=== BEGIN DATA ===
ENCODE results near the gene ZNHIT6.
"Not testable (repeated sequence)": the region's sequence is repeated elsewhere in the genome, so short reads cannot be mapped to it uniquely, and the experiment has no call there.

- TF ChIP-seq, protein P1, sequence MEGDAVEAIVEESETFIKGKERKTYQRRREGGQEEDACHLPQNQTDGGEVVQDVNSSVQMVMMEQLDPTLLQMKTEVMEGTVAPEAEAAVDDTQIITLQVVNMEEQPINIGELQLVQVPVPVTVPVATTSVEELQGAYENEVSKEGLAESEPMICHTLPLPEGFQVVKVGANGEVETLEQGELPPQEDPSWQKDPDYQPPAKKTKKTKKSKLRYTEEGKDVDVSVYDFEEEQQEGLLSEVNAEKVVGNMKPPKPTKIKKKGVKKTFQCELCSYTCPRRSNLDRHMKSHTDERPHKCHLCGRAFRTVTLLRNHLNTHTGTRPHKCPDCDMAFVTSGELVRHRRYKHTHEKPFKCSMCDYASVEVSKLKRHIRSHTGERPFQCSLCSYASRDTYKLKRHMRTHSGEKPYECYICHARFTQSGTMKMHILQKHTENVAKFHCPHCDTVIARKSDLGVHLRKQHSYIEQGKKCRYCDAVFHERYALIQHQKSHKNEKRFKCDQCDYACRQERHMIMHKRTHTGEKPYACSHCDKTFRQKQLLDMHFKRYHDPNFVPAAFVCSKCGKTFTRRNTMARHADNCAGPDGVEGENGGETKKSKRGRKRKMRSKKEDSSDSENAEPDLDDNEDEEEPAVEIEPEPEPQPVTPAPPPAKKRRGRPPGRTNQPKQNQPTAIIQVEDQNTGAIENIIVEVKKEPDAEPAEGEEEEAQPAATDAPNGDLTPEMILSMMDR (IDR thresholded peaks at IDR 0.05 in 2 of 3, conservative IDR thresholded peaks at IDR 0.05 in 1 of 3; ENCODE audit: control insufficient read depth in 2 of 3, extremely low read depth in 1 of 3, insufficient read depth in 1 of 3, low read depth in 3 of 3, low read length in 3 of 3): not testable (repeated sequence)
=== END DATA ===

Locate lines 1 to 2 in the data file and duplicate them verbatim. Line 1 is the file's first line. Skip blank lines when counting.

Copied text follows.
ENCODE results near the gene ZNHIT6.
"Not testable (repeated sequence)": the region's sequence is repeated elsewhere in the genome, so short reads cannot be mapped to it uniquely, and the experiment has no call there.